Is It Justice To Make Pop Singer Kesha Work With The Man Who Allegedly Assaulted Her?

Posted on February 20, 2016 in Cake, Sexism And Patriarchy

We might remember Kesha as the pop artiste who gave us hits like “Tick Tock” and “Animal”, or even for the dollar sign in her name, but what many of us have neglected to talk about is her year-long legal battle against her music producer, who allegedly raped, drugged and physically assaulted her multiple times. The 28-year old singer filed the lawsuit against her music producer Dr Luke in 2014, with charges of not just sexual assault and battery, but also drug coercion and physical abuse.

While the long-drawn legal battle goes on, during which her music career suffered irreparably and Dr Luke attempted to discredit her with a counter-lawsuit, a New York Supreme Court finally ruled on an injunction February 19 that Kesha must remain contractually bound to Sony and Kosambe, the record label which Dr Luke created and runs. The grounds on which this judgement was passed was that this was the “commercially reasonable thing to do”, as stated by Judge Shirley Kornreich.

While the law will take its course, the message this sends out is that according to her and in the eyes of the law, the corporation, the record label came first, and a musical contract had more value than a woman’s bodily safety. Kesha’s injunction request read, in part, “I know I cannot work with Dr. Luke. I physically cannot. I don’t feel safe in any way.”

One must wonder how “commercially reasonable” is it to ignore a woman’s plea to be free from a work environment where she would be in constant proximity with someone who allegedly inflicted significant damage upon her physical and mental health. Sony has invested $60 million in her career, is what their attorneys reminded the judge—weighing a woman’s emotional and physical violation against her economic viability.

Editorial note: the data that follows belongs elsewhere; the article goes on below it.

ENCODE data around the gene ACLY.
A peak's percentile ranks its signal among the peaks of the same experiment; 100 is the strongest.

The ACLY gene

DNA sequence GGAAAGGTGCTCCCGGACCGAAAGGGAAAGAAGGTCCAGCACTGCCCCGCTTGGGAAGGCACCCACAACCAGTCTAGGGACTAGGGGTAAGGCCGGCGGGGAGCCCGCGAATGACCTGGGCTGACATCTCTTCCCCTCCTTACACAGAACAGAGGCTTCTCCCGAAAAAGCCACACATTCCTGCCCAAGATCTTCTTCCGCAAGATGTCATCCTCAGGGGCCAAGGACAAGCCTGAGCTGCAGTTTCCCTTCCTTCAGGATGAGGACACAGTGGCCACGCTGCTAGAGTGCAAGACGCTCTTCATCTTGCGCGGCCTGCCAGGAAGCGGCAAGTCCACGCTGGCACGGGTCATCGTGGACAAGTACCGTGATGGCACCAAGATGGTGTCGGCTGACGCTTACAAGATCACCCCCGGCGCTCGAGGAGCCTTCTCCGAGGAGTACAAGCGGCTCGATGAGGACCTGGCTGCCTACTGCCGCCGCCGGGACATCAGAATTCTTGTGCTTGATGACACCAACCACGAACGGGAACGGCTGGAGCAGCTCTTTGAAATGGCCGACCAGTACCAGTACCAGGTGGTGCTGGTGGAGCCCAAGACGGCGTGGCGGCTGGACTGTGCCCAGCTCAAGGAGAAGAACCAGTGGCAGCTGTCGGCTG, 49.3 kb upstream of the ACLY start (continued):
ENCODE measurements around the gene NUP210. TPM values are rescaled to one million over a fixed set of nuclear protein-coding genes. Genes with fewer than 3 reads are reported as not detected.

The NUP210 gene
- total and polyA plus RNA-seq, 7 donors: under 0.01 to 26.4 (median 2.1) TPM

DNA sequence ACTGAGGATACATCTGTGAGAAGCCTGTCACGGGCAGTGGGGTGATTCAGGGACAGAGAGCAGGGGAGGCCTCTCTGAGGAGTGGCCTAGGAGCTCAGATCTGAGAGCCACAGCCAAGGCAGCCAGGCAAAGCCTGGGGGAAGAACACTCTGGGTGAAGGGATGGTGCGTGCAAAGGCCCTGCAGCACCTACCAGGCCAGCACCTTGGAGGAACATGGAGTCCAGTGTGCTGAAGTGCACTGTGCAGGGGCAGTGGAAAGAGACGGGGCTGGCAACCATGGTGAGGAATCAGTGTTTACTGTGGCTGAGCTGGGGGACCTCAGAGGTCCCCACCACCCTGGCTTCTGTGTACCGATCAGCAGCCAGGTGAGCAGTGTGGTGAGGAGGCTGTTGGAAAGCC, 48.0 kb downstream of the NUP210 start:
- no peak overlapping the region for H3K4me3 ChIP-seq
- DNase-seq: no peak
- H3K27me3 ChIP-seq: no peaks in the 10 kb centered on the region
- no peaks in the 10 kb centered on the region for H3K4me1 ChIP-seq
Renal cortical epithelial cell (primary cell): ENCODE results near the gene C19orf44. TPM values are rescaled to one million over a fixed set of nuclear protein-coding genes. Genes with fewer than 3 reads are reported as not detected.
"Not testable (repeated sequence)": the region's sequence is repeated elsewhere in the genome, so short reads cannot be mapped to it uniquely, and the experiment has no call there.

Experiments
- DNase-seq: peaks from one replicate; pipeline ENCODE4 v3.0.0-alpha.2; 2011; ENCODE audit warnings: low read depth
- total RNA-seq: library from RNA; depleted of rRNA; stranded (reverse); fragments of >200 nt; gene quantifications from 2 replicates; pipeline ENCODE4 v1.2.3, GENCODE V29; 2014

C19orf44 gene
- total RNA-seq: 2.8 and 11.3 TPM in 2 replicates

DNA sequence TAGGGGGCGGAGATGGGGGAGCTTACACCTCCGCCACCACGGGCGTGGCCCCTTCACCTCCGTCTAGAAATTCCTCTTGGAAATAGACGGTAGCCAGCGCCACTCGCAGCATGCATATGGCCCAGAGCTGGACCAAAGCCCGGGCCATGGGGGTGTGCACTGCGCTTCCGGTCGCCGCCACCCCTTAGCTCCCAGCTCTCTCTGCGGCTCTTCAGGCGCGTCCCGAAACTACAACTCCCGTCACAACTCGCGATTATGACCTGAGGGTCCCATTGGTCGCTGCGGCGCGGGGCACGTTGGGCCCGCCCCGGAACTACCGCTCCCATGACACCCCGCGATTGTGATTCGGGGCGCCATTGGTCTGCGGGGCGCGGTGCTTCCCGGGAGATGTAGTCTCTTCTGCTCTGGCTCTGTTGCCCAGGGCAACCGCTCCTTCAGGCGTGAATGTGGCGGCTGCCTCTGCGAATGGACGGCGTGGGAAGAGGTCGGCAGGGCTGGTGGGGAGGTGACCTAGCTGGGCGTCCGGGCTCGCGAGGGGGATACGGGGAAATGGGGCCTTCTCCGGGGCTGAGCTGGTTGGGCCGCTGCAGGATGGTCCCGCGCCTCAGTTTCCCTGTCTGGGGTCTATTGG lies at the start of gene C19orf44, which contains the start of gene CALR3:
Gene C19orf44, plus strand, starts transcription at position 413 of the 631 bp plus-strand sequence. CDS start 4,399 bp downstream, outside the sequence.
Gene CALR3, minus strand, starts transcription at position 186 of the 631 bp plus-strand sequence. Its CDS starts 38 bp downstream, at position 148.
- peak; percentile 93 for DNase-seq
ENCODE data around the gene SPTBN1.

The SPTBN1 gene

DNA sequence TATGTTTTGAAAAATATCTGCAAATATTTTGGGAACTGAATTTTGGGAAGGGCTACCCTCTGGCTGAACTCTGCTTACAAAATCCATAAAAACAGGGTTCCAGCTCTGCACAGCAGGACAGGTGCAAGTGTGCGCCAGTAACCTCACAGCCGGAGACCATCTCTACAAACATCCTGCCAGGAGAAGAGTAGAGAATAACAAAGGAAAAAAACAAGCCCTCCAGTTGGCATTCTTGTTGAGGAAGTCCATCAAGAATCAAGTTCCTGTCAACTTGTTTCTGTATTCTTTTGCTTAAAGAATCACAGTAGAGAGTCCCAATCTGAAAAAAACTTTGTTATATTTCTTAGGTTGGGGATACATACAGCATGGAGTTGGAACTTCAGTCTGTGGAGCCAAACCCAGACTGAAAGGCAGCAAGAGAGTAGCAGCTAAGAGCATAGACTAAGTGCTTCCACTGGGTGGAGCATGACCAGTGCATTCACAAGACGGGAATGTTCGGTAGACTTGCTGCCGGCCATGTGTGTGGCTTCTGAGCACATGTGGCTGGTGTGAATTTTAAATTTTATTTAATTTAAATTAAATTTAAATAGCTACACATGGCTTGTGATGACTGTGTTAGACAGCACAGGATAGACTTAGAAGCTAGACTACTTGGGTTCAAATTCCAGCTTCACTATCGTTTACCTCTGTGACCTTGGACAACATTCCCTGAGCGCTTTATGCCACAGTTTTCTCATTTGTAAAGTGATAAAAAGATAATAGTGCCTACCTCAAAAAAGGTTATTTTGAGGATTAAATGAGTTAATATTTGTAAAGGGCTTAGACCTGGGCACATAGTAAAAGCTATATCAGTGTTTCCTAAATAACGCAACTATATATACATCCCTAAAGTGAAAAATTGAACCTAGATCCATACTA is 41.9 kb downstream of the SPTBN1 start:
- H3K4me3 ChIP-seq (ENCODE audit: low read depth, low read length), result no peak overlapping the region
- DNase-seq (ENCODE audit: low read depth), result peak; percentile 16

Kesha’s lawyers maintain Sony had sided with Dr. Luke the entire time, and all but stated that they won’t promote her music if she tried to record music by herself, beyond the influence of the label. Meanwhile, Dr. Luke still denies that any sexual assault actually happened, saying that Kesha made it up to lash out at him for her “stalled career.” His lawyers called her claims “too late” and “too vague,” and not nearly strong enough to stand up against the counter-argument about her breach of contract and defamation.

Judge Kornreich sided with Dr. Luke, questioning why there seemed to be a lack of medical evidence regarding the alleged sexual assault. Given its absence, Kornreich said, “I don’t understand why I have to take the extraordinary measure of granting an injunction”, while Kesha was seen seated at the back of the courtroom, quietly sobbing (a truly harrowing picture). The judge tried to “appease” both parties by asking Sony to keep Kesha’s work separate from Dr. Luke. But is that really enough, considering her work will still be creatively affiliated to her alleged assaulter?

This case once again throws up the larger problems endemic to society today—of discrediting the claims and witnesses of assault survivors when it is anyway hard for them to talk about it, and even more so when a big corporation is involved.


Image source: Mike Coppola/ Getty Images, Frederick M Brown/ Getty Images